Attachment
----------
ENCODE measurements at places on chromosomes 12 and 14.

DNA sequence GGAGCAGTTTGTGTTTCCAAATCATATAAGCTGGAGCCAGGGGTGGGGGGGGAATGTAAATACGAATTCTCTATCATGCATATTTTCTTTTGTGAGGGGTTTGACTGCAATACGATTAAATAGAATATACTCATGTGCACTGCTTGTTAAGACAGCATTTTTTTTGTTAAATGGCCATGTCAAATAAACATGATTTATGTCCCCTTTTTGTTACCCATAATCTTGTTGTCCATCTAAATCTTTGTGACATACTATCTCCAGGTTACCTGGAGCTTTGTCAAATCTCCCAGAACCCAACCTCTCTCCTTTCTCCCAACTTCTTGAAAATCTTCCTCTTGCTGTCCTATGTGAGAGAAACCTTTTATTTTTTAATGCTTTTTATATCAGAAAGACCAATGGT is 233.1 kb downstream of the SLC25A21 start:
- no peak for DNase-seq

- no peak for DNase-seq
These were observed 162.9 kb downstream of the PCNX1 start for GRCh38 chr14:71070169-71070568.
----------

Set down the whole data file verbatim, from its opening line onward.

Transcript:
ENCODE measurements at places on chromosomes 12 and 14.

DNA sequence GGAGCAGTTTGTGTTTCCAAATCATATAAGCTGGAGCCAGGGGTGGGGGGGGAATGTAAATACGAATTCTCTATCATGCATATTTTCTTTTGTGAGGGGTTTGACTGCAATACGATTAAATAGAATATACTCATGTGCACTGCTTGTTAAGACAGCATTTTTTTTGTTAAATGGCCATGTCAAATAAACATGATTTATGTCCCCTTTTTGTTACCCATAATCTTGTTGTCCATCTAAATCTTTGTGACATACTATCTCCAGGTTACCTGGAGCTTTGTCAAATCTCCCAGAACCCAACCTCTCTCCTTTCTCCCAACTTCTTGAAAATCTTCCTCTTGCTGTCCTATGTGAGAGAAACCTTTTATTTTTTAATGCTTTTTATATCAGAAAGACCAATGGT is 233.1 kb downstream of the SLC25A21 start:
- no peak for DNase-seq

- no peak for DNase-seq
These were observed 162.9 kb downstream of the PCNX1 start for GRCh38 chr14:71070169-71070568.